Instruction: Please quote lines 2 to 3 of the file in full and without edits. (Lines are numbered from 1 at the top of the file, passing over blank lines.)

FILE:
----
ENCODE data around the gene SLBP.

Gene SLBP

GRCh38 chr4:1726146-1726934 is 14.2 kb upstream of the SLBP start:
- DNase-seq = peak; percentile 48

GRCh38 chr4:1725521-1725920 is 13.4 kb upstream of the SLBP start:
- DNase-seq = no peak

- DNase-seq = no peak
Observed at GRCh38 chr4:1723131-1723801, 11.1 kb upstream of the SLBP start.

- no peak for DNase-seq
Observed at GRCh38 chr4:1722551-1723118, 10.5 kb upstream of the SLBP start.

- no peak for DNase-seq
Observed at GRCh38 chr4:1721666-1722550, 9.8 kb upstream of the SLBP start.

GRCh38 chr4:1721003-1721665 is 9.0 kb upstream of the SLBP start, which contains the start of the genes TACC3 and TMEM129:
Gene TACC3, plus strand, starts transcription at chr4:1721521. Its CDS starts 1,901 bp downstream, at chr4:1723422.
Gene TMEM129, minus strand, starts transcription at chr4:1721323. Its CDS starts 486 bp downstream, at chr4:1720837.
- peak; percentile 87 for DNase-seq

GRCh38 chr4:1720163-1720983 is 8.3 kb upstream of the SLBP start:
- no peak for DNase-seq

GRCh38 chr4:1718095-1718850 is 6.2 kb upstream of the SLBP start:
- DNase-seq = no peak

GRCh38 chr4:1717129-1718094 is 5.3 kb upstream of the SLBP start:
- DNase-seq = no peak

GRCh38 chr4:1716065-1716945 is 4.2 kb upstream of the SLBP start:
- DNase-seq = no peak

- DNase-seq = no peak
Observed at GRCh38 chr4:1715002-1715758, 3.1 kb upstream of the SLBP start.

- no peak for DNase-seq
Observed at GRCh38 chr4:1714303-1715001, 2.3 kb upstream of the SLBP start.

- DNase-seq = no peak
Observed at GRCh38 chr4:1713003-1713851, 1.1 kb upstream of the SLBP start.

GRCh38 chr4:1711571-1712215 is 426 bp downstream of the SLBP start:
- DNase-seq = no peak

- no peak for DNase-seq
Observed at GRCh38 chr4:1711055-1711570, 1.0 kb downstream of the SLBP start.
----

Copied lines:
Gene SLBP

GRCh38 chr4:1726146-1726934 is 14.2 kb upstream of the SLBP start: